Comparing the differential diagnoses may comprise compiling the strategy differential diagnoses into a panel differential diagnosis list, and reordering the panel differential diagnosis list according to a predetermined criterion. The method may additionally comprise selecting the patient health item to be evaluated, evaluating the patient health item, and providing the results of the evaluation to the obtaining of differential diagnoses. The influence of at least one of the diagnostic strategy processes on the panel differential diagnosis may change after each patient health item is evaluated. The method may additionally comprise establishing a synergy weight based on the evaluated patient health item, and providing the synergy weight to the obtaining of differential diagnoses. The influence of at least one of the diagnostic strategy processes on the panel differential diagnosis may change after the synergy weight is established.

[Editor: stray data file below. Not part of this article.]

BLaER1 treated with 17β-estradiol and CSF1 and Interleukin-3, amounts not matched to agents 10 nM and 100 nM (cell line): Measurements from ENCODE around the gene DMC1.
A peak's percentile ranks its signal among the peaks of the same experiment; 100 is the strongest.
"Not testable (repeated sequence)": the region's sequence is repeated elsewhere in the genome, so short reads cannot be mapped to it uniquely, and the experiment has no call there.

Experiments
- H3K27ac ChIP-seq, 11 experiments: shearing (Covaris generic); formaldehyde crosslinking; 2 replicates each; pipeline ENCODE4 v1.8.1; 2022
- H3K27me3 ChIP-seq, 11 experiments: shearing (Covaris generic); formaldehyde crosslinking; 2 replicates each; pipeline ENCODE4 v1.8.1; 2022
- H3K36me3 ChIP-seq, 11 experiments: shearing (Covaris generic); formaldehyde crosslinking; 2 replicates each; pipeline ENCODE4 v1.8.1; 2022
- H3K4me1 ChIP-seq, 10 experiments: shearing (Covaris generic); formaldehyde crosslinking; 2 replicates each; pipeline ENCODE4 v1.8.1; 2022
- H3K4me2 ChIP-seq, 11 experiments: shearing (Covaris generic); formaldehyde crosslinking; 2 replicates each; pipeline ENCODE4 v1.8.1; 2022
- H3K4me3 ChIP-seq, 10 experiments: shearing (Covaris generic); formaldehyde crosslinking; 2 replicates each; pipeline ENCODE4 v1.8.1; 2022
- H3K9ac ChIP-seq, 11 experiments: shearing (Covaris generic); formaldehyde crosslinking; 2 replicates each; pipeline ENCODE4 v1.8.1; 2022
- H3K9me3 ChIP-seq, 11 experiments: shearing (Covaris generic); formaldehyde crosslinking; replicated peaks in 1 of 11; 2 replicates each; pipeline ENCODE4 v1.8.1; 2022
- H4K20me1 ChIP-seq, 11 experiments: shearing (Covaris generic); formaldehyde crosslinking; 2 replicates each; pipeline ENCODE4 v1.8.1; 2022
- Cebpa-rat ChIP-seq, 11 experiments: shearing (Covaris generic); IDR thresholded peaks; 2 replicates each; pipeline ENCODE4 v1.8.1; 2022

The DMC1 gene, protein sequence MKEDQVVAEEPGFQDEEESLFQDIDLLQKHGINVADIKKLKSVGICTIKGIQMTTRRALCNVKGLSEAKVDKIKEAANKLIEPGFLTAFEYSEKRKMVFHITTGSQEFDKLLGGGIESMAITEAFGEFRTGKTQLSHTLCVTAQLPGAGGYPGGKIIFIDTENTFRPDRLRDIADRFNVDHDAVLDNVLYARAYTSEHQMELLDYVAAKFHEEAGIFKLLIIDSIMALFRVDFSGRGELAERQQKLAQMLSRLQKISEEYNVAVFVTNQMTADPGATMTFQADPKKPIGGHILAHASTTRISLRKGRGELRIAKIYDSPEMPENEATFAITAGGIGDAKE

Interacting with the patient may include identifying a set of candidate diseases, and interacting with the patient may further include developing a list of patient health items to be evaluated based on the set of candidate diseases. The method may additionally comprise registering a new strategy differential diagnosis. Automatically obtaining at least one of the strategy differential diagnoses may include operating in an active mode, where one or more patient health items to be evaluated are selected, and may additionally comprise merging the selected patient health items, and ranking the merged patient health items according to the influence of each strategy differential diagnosis.